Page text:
In New York State, more than 52,968 individuals have died from COVID-19. In addition, more than 2.11 million people have tested positive for the novel coronavirus. The global pandemic has impacted so many aspects of life, and workers’ rights have been no exception.
At Brown Kwon & Lam, we know the fragility of COVID-19 has made workers’ fear of safety, employment security, and rights become a balancing act. And now, as employees return to the workforce, more issues have arisen. We’ve compiled a list of COVID-19 workplace rights issues you should know.
COVID-19 Workers’ Rights & Disability
As a result of COVID-19, employers had to rethink their employment policies when it comes to disability discrimination. As the COVID-19 pandemic has pushed many traditional office jobs into a remote setting, the Equal Employment Opportunity Commission (EEOC) has developed accommodation guidelines to outline what employers are required to do to accommodate an employee with a disability.
- Employees with a disability may request reasonable accommodations that could offer protection from COVID-19 exposure in the workplace.
- Employees with certain pre-existing mental health conditions. For example, conditions such as anxiety disorder, obsessive-compulsive disorder, or post-traumatic stress disorder may have more difficulty handling the disruptions caused by COVID-19. To provide accommodations, employers may ask questions about the disability.
- Employees are not entitled to accommodation to avoid exposing a family member. This even includes family members who are at higher risk of severe illness from COVID-19 due to an underlying medical condition.
These federal and state laws still protect employees in the time of a pandemic:
- Americans with Disabilities Act (ADA)
- Rehabilitation Act
- Title VII of the Civil Rights Act
- Genetic Information Nondiscrimination Act
COVID-19 Vaccination & Discrimination
As the COVID-19 vaccine becomes readily available, employees may wonder what obligations they will have to employers if they have a religious objection or medical objection to the coronavirus vaccination. If you have a religious objection to the COVID-19 vaccine, here is what you need to know.
- 1. Reasonable accommodations must be given to an employee’s sincerely held religious beliefs, practices, or observances. These are cases where such beliefs do not permit vaccinations unless such accommodation poses an undue hardship. This is legal under Title VII of the Civil Rights Act of 1964.
- 2. The Americans With Disabilities Act (ADA) and Title VII of the Civil Rights Act of 1964 permits an employee to request an exception to mandatory vaccinations for a disability that would stop him or her from getting the vaccine. They cannot if it poses an undue hardship on the employer.
The Equal Employment Opportunity Commission has also released guidelines on workplace vaccination policies and incentivization. You can read more here.
Whistleblower Protections and Coronavirus – Workplace Rights
Since the onset of COVID-19, many New York employees have feared retaliation or have already faced wrongful termination as a result of raising concerns for workplace safety during a global pandemic.
As a result, New York Governor Andrew Cuomo enacted protections for New York State and City employees during this pandemic. Employees may file complaints against employers for the following reasons including, but not limited to:
- Employer forces/forced you to work at a business that is not allowed to operate.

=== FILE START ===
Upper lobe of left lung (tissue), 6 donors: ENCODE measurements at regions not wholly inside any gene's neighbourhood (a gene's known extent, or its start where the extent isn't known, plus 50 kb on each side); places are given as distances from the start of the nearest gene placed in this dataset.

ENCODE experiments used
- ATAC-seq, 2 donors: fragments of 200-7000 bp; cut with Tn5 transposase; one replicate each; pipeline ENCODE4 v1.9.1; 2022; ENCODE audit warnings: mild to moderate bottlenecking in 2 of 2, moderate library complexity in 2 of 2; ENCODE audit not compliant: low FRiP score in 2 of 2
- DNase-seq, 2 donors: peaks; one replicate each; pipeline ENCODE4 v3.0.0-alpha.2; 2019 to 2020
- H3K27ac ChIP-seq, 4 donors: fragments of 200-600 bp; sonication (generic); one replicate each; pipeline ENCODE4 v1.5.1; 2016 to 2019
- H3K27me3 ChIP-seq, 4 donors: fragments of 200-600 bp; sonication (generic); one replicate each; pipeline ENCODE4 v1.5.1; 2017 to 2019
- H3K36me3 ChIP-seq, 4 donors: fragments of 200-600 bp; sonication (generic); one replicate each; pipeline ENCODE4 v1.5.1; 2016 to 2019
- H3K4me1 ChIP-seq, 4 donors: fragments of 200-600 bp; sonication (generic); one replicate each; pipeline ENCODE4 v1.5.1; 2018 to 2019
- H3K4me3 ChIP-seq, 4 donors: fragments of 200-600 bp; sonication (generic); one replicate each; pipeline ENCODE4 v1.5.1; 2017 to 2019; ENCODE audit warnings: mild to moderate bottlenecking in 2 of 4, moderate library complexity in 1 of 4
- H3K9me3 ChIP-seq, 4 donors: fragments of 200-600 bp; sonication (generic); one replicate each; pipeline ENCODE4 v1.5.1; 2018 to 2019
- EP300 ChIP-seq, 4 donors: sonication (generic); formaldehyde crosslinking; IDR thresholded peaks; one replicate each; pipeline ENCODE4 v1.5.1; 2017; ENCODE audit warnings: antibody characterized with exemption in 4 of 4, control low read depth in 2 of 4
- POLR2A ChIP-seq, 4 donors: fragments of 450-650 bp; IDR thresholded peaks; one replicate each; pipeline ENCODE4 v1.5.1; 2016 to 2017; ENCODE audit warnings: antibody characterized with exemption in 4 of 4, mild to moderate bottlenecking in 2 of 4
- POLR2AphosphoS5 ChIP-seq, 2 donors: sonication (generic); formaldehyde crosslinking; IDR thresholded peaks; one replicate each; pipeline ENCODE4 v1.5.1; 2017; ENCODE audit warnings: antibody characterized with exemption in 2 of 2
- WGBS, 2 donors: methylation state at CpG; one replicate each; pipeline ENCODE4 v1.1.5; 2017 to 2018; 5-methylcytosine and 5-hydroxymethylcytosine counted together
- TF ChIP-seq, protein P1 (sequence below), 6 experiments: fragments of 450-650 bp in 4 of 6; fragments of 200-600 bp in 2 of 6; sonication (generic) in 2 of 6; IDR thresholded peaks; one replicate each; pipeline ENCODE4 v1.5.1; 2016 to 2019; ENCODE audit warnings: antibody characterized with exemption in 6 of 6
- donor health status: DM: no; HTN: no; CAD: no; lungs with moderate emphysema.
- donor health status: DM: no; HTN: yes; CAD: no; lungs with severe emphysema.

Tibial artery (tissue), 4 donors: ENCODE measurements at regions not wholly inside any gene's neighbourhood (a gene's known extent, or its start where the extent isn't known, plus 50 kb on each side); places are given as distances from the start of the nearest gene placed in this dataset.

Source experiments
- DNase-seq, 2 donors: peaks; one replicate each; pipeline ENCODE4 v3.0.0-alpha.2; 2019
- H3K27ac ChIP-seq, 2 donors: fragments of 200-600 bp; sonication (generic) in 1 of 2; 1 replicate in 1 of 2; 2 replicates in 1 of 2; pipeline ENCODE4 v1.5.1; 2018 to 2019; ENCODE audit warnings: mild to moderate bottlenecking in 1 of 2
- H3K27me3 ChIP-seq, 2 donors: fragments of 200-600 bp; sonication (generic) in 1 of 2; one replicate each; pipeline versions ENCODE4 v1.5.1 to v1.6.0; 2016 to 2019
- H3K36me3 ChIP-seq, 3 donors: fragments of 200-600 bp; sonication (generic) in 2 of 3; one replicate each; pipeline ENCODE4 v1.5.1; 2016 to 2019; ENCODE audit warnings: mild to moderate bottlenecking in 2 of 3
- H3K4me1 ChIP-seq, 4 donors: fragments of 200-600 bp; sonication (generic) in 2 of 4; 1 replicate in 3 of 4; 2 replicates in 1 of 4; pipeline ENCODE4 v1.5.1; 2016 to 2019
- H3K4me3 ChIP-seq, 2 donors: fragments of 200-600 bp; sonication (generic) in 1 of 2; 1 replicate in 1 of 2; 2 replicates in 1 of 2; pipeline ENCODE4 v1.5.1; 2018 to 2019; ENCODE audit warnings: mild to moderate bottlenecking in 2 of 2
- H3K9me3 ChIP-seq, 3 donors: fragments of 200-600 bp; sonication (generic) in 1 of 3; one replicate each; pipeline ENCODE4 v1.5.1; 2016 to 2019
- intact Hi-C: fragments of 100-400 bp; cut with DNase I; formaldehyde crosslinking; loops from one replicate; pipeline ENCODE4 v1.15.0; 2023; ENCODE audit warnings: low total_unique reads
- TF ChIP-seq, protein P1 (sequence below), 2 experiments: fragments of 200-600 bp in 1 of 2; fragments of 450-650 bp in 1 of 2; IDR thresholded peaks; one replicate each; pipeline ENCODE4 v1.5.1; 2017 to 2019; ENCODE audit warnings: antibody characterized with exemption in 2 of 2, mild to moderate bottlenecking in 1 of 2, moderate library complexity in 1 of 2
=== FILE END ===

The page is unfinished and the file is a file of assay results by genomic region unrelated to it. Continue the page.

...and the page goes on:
- Employer forces/forces you to work for a business that is allowed to operate, however: (1) your employer is not taking proper safety and health precautions; (2) you have particular concerns because you or a family member are part of a vulnerable population.
- Your employer has failed to pay you wages owed for hours worked, earned sick pay, or paid time off.
- Your employer has threatened or fired you for reasons related to COVID-19.
- You qualify for COVID-19 paid sick leave and your employer refuses to pay it.
- Your employer is forcing you to work when you are sick.
Unfortunately, employees still fear retaliation as whistleblower protections are still not in the place they need to be as the virus is one year in.
COVID-19 Sick Leave Laws
Though not directly tied to COVID-19, New York State has put a paid sick leave law into place. After going into effect on September 30, 2020, employers are now legally required to record accruals for paid sick leave for every employee. This accrued time will carry over year to year, starting January 1, 2021. New York State Sick Leave explains that employees are to receive sick leave benefits at a rate of one hour for every 30 hours worked. An employer can also elect to frontload all sick time at the start of the year. Employer size and income determine the minimum hours that an employee may use each year:
- 1-4 Employees: 40 hours of unpaid sick leave
- 1-4 Employees with employer net income greater than $1 million: 40 hours of paid sick leave
- 5 to 99 Employees: 40 hours of paid sick leave
- 100+ Employees: 56 hours of paid sick leave
Sick leave time under the law can be used for any of the following conditions:
- Mental/physical illness, injury, or health condition in an employee or employee’s family member.
- Diagnosis, care, or treatment of mental/physical illness, injury, or health condition of an employee or employee’s family member.
- Domestic violence services and assistance for an employee or employee’s family member.
New York State Employee Rights In COVID-19 Era
New York employees have a right to a safe work environment, to be free of discriminatory practices, and to take care of the ones they love. But when COVID-19 complicates your day-to-day, you have options. While coronavirus numbers aren’t at their peak, the legal issues are only just beginning.
Brown Kwon & Lam is here for your New York employee rights in the COVID-19 era. Contact us today.